Life, like a marble block, is given to all,
A blank, inchoate mass of years and days,
Whence one with ardent chisel swift essays
Some shape of strength or symmetry to call;
One shatters it in bits to mend a wall;
One in a craftier hand the chisel lays,
And one, to wake the mirth in Lesbia’s gaze,
Carves it apace in toys fantastical.
But least is he who, with enchanted eyes
Filled with high visions of fair shapes to be,
Muses which god he shall immortalize
In the proud Parian’s perpetuity,
Till twilight warns him from the punctual skies
That the night cometh wherein none shall see.
The Old Pole Star
Before the clepsydra had bound the days
Man tethered Change to his fixed star, and said:
"The elder races, that long since are dead,
Marched by that light; it swerves not from its base
Though all the worlds about it wax and fade."
When Egypt saw it, fast in reeling spheres,
Her Pyramids shaft-centred on its ray
She reared and said: "Long as this star holds sway
In uninvaded ether, shall the years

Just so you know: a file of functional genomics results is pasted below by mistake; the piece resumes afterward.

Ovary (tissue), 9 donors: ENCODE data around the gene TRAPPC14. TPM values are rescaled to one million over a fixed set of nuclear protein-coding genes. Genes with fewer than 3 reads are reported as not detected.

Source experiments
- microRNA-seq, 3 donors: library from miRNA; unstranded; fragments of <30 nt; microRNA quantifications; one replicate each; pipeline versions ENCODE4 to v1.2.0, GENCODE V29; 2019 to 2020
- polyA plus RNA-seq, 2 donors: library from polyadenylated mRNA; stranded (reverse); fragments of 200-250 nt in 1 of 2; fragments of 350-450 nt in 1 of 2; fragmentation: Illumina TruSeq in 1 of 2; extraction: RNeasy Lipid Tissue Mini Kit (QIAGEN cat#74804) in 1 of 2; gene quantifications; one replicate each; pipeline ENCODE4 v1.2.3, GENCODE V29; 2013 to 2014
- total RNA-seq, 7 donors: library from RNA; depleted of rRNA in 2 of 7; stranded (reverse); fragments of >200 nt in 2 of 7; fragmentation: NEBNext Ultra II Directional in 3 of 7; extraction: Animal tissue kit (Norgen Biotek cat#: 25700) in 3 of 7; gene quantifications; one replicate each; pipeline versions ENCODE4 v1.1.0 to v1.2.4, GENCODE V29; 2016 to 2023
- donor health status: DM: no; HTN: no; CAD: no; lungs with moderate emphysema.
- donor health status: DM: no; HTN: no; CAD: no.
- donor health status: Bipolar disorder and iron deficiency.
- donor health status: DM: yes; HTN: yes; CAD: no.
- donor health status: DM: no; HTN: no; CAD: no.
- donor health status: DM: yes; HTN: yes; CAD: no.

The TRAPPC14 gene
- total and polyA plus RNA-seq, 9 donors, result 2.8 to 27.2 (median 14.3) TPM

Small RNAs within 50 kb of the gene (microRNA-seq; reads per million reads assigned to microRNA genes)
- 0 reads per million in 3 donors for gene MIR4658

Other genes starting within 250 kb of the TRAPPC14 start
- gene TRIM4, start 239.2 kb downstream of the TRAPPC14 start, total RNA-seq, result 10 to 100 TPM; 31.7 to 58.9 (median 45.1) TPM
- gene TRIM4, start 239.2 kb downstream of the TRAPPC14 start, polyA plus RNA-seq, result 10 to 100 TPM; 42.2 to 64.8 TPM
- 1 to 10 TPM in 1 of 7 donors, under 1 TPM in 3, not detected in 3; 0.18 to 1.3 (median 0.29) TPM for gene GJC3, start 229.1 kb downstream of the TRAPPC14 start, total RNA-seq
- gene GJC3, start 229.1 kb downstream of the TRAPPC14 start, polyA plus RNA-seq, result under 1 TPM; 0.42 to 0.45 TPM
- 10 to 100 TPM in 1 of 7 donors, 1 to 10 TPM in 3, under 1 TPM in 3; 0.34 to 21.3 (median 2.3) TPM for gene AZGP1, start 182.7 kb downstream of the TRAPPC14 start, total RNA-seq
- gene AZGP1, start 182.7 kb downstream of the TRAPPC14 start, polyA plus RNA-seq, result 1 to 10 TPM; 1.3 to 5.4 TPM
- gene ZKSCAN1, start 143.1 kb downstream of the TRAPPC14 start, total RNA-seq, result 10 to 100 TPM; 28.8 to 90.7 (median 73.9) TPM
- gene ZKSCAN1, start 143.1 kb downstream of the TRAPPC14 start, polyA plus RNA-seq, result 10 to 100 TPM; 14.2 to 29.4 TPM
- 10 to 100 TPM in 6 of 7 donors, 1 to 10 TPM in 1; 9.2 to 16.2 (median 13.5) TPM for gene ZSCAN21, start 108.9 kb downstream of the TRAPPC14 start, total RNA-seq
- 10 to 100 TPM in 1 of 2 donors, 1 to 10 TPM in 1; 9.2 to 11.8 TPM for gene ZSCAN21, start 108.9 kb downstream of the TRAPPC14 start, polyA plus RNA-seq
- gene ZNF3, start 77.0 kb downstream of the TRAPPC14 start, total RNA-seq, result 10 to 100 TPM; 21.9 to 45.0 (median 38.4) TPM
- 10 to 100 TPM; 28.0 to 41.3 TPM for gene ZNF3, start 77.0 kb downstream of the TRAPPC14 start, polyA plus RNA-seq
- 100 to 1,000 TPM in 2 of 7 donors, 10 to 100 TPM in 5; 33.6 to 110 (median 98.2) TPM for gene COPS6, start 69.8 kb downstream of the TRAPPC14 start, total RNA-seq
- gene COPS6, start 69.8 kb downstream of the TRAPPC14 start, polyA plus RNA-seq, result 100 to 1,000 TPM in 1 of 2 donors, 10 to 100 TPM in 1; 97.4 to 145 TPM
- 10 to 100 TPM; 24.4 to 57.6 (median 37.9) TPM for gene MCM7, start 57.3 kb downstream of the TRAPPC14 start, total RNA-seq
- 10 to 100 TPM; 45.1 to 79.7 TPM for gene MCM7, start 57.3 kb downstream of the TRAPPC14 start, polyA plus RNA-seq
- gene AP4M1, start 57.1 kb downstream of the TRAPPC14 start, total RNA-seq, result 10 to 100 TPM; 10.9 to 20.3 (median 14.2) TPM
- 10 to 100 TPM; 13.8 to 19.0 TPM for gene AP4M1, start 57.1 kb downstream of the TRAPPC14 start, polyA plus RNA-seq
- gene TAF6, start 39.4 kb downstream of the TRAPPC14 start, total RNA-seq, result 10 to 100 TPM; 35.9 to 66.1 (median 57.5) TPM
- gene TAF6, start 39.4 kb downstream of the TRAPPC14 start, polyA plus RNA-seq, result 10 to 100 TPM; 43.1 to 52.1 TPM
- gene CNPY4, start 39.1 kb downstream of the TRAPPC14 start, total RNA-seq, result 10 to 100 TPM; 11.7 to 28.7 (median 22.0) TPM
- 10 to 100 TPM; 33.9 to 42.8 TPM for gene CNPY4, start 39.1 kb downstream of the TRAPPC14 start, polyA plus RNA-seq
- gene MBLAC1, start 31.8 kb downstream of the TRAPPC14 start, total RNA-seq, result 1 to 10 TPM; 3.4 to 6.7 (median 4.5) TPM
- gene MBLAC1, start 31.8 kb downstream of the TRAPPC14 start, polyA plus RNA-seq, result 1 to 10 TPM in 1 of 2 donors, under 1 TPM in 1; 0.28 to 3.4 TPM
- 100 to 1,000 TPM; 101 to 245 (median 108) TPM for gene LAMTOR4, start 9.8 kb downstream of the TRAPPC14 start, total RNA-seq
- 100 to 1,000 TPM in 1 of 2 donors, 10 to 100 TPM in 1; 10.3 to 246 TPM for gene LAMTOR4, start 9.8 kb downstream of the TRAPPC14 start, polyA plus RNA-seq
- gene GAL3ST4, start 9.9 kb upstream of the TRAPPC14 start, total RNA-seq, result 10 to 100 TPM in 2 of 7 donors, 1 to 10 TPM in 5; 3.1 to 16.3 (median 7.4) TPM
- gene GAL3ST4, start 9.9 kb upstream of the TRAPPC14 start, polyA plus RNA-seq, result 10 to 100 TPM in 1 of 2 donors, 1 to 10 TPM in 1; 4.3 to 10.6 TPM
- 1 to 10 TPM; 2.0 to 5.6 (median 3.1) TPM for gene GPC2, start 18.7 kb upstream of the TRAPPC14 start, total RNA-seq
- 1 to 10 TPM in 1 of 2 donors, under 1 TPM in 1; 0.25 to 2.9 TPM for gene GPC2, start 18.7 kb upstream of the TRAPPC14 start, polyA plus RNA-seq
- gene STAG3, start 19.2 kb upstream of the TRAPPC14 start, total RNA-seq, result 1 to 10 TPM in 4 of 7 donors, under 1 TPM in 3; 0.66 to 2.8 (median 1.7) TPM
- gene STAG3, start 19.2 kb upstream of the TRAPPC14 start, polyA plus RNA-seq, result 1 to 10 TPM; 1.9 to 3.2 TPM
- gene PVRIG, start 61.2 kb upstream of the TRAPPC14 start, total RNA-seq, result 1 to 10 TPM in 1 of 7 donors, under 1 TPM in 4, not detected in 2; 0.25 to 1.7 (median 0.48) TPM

Revere my monuments—" and went her way.
The Pyramids abide; but through the shaft
That held the polar pivot, eye to eye,
Look now—blank nothingness! As though Change laughed
At man's presumption and his puny craft,
The star has slipped its leash and roams the sky.
Yet could the immemorial piles be swung
A skyey hair's-breadth from their rooted base,
Back to the central anchorage of space,
Ah, then again, as when the race was young,
Should they behold the beacon of the race!
Of old, men said: "The Truth is there: we rear
Our faith full-centred on it. It was known
Thus of the elders who foreran us here,
Mapped out its circuit in the shifting sphere,
And found it, 'mid mutation, fixed alone."
Change laughs again, again the sky is cold,
And down that fissure now no star-beam glides.
Yet they whose sweep of vision grows not old
Still at the central point of space behold
Another pole-star: for the Truth abides.